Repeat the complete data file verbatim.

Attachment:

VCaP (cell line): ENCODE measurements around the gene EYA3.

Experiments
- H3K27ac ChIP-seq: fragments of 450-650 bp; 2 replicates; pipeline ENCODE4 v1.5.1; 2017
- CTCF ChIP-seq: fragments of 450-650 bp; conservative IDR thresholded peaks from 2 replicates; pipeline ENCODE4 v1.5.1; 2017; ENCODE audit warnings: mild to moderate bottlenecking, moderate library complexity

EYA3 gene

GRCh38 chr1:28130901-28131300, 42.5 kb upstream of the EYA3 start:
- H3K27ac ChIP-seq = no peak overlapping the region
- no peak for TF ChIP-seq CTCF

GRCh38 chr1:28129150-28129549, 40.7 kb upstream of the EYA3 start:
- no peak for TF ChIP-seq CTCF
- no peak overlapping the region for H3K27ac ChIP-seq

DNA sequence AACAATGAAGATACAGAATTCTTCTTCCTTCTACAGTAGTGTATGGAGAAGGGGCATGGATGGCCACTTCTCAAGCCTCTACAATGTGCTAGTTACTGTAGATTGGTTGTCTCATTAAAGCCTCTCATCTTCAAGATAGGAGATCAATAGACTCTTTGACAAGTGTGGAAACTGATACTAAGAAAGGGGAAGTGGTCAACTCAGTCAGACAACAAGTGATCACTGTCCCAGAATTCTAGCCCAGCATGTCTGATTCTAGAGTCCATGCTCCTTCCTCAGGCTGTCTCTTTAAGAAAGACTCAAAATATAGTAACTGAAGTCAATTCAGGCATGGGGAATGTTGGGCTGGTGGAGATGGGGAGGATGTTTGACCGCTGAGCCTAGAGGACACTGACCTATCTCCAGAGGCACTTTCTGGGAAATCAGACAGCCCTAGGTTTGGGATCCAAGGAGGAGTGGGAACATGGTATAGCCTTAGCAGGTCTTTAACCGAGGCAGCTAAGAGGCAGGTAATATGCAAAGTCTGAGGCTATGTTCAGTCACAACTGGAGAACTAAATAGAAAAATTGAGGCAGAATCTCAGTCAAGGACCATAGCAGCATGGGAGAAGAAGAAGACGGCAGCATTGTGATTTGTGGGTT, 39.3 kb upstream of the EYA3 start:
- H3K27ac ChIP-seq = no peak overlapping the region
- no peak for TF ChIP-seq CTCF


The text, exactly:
VCaP (cell line): ENCODE measurements around the gene EYA3.

Experiments
- H3K27ac ChIP-seq: fragments of 450-650 bp; 2 replicates; pipeline ENCODE4 v1.5.1; 2017
- CTCF ChIP-seq: fragments of 450-650 bp; conservative IDR thresholded peaks from 2 replicates; pipeline ENCODE4 v1.5.1; 2017; ENCODE audit warnings: mild to moderate bottlenecking, moderate library complexity

EYA3 gene

GRCh38 chr1:28130901-28131300, 42.5 kb upstream of the EYA3 start:
- H3K27ac ChIP-seq = no peak overlapping the region
- no peak for TF ChIP-seq CTCF

GRCh38 chr1:28129150-28129549, 40.7 kb upstream of the EYA3 start:
- no peak for TF ChIP-seq CTCF
- no peak overlapping the region for H3K27ac ChIP-seq

DNA sequence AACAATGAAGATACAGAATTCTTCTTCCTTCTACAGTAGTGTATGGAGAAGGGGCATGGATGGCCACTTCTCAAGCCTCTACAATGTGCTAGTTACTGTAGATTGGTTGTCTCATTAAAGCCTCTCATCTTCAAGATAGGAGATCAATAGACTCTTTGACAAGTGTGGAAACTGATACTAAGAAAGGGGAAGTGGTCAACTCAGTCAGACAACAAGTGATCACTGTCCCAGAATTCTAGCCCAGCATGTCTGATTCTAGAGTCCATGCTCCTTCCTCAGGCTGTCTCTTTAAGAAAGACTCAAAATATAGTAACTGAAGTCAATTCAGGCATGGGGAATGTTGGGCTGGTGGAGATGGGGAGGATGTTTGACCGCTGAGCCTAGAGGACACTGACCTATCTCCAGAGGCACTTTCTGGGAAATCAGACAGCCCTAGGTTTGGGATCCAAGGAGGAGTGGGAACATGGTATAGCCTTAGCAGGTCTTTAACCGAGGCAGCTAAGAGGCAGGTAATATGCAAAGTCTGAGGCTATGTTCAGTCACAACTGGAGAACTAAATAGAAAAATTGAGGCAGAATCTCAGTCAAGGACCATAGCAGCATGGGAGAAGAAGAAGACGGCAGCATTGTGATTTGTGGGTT, 39.3 kb upstream of the EYA3 start:
- H3K27ac ChIP-seq = no peak overlapping the region
- no peak for TF ChIP-seq CTCF